I updated the first paragraph of the plot section. The old version made reference to the Primer as being some kind of Engineer trainer, which is a skill it did teach Nell but I feel isn't what it was designed for. I added somewhat vague reference to what Finkle-Mcgraw originally commissioned the Primer to accomplish. If anyone has a better way to put it feel free, I was having a bit of trouble enunciating exactly what the Primer is supposed to do without getting into a bunch of detail about the subversive aspects of it's Grimms Fairytales themes, etc. Toddinsb (talk) 23:30, 21 January 2009 (UTC)

Fair use rationale for Image:Diamond Age Penguin 1998.jpg[edit]

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Image:Diamond Age Penguin 1998.jpg is being used on this article. I notice the image page specifies that the image is being used under fair use but there is no explanation or rationale as to why its use in this Wikipedia article constitutes fair use. In addition to the boilerplate fair use template, you must also write out on the image description page a specific explanation or rationale for why using this image in each article is consistent with fair use.

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BetacommandBot (talk) 21:24, 13 February 2008 (UTC)

Fair use rationale for Image:Diamond Age Spectra mass market 1996.jpg[edit]

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Image:Diamond Age Spectra mass market 1996.jpg is being used on this article. I notice the image page specifies that the image is being used under fair use but there is no explanation or rationale as to why its use in this Wikipedia article constitutes fair use. In addition to the boilerplate fair use template, you must also write out on the image description page a specific explanation or rationale for why using this image in each article is consistent with fair use.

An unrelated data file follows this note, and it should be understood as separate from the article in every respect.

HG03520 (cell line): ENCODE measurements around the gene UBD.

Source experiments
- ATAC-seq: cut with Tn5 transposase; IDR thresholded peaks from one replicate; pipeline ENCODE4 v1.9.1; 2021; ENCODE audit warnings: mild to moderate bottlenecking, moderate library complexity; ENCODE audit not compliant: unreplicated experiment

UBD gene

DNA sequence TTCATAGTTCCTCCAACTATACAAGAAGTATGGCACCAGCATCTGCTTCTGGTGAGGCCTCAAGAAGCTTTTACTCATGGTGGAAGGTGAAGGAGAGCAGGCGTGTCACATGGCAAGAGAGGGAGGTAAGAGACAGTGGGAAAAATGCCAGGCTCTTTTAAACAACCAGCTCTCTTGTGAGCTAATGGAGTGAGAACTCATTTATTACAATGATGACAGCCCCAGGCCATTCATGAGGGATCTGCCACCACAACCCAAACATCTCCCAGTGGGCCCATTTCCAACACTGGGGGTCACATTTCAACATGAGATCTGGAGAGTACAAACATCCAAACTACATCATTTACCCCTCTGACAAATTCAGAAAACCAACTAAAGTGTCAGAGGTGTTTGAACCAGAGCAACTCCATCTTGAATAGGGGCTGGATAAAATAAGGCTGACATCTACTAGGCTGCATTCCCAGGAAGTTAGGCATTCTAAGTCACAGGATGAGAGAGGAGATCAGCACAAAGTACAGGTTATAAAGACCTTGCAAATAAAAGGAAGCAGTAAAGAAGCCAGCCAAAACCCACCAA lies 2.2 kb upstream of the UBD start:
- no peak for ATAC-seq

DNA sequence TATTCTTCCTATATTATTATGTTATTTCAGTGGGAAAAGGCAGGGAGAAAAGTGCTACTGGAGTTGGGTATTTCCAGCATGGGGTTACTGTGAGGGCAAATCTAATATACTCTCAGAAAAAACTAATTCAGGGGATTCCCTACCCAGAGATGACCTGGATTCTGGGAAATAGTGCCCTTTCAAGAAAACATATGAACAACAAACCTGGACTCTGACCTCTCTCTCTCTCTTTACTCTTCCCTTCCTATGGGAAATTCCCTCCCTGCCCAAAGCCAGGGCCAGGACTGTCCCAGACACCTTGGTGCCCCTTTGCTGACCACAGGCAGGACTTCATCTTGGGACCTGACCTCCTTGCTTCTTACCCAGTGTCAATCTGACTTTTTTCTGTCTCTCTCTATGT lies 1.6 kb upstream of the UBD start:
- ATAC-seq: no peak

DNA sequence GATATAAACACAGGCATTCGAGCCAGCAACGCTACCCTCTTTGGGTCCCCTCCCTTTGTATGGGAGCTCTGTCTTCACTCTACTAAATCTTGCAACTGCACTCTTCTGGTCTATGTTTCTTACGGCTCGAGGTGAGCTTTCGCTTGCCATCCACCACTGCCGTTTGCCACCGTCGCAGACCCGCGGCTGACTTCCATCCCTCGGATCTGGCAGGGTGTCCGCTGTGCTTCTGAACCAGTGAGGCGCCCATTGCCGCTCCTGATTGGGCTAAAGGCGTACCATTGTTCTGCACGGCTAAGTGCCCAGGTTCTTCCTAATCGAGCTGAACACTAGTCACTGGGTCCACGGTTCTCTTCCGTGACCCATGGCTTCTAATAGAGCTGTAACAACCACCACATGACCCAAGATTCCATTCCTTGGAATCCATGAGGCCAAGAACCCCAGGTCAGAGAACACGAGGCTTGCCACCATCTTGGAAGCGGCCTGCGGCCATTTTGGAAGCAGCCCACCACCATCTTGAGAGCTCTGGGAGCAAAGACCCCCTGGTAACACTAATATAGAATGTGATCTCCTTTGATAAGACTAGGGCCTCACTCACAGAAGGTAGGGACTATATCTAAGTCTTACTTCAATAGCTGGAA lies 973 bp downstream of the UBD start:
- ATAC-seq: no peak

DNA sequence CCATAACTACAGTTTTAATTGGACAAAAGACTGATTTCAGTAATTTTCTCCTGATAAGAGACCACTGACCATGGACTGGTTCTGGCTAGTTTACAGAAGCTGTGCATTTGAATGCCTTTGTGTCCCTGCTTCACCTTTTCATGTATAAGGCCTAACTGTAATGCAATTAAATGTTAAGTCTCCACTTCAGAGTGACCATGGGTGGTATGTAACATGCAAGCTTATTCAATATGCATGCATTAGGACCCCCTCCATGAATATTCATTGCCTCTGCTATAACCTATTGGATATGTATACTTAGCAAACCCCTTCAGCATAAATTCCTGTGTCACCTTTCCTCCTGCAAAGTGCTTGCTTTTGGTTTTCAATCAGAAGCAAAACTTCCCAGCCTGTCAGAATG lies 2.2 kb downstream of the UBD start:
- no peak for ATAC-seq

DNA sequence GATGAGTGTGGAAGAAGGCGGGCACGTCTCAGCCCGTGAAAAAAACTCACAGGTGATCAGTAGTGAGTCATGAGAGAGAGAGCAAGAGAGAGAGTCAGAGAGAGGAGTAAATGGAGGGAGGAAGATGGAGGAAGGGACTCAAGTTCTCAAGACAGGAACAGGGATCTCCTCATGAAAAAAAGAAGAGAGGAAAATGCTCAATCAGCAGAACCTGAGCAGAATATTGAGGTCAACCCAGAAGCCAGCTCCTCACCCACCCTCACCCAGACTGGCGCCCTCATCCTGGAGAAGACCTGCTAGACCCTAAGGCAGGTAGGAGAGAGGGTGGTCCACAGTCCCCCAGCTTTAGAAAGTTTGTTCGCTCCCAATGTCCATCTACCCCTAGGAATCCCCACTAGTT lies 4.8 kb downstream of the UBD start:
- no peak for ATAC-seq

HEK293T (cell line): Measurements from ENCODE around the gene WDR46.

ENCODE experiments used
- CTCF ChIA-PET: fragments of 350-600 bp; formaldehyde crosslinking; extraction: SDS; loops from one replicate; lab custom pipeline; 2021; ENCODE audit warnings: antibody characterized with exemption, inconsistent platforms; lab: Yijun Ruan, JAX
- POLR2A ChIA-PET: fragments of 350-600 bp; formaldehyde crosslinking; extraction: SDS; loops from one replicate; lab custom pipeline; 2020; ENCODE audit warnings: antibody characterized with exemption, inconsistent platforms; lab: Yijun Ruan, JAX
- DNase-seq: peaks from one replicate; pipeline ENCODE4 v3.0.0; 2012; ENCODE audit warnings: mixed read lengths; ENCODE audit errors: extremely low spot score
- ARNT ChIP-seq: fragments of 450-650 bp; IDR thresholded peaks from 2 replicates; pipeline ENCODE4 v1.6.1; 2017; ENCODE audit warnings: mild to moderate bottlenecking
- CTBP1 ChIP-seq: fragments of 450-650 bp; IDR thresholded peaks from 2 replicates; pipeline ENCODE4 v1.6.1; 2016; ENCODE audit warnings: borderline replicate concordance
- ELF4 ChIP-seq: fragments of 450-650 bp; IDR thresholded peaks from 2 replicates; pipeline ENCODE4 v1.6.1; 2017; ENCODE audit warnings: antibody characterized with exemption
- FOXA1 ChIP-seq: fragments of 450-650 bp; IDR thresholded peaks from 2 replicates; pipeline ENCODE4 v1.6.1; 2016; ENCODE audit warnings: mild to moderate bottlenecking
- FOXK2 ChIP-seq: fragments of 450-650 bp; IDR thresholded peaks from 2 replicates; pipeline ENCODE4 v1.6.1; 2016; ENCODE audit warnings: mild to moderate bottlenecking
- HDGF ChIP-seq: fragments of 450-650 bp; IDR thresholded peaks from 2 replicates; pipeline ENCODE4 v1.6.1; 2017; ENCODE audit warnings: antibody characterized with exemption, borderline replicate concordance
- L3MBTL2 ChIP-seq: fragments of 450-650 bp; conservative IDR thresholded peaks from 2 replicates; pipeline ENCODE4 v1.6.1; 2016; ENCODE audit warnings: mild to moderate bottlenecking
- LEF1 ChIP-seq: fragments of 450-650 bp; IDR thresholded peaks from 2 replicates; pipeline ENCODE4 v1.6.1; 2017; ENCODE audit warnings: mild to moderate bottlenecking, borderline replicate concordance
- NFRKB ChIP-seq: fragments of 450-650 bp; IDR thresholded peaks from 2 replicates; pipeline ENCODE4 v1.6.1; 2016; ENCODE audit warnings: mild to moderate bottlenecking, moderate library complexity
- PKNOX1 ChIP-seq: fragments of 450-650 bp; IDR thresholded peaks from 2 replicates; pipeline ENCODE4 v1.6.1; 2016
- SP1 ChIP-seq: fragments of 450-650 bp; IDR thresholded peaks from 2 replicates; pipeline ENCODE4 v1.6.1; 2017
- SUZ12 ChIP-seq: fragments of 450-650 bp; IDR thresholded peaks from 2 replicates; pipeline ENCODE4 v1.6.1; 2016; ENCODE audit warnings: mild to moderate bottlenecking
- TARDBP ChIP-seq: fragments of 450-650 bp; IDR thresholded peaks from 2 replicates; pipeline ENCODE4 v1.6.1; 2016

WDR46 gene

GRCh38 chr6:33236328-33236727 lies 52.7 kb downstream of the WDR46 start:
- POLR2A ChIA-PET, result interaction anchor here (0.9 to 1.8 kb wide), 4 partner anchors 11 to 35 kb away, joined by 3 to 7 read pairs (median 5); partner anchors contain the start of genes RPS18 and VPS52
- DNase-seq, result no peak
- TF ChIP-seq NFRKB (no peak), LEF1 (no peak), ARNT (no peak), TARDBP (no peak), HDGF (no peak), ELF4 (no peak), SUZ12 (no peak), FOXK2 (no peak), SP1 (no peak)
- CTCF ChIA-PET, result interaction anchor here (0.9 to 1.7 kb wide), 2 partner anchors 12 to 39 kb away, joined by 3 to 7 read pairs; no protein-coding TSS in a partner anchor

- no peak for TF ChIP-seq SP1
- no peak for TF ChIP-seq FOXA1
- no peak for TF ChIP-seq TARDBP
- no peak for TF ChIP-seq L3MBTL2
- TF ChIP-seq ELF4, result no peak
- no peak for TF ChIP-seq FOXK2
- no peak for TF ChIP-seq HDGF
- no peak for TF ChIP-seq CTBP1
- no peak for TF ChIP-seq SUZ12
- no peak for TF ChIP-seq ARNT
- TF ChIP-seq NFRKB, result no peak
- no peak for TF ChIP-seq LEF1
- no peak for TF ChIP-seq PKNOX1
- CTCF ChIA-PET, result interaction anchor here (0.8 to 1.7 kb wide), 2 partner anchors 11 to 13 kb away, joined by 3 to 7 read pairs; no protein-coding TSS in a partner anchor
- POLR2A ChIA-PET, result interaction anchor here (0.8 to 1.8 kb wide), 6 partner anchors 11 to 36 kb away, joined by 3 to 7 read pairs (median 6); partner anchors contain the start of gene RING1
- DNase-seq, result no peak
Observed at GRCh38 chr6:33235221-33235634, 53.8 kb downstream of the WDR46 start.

Please go to the image description page and edit it to include a fair use rationale. Using one of the templates at Wikipedia:Fair use rationale guideline is an easy way to ensure that your image is in compliance with Wikipedia policy, but remember that you must complete the template. Do not simply insert a blank template on an image page.

If there is other fair use media, consider checking that you have specified the fair use rationale on the other images used on this page. Note that any fair use images lacking such an explanation can be deleted one week after being tagged, as described on criteria for speedy deletion. If you have any questions please ask them at the Media copyright questions page. Thank you.

BetacommandBot (talk) 21:25, 13 February 2008 (UTC)

Subversiveness[edit]

One of the themes missing from the page is subversiveness, which is surprising, considering how important it is to the the story. Instilling subversiveness in the girls is supposed to be the whole point of the Primers in the first place. This concept is conspicuously absent from the themes section. "I don't exactly know, Finkle-McGraw had said, but as a starting point, I would like you to go home and ponder the meaning of the word subversive." (p.81, in my version anyway) —Preceding unsigned comment added by Tyr540 (talkcontribs) 00:22, 13 March 2008 (UTC)

It may be worth noting that the Primer achieves precisely this for its original designated recipent. Elizabeth Finkle-McGraw abandons her Atlantean phyle to defect to the subversive (but apparantly benevolent) CryptNet organization.

Bildungsroman?[edit]

Is this a bildungsroman? I'm not previously familiar with the term, but the wikipedia page on the topic indicates that a bildungsroman ends with the protagonists integration into the society. That didn't occur in this book. --Irrevenant [ talk ] 07:22, 9 January 2009 (UTC)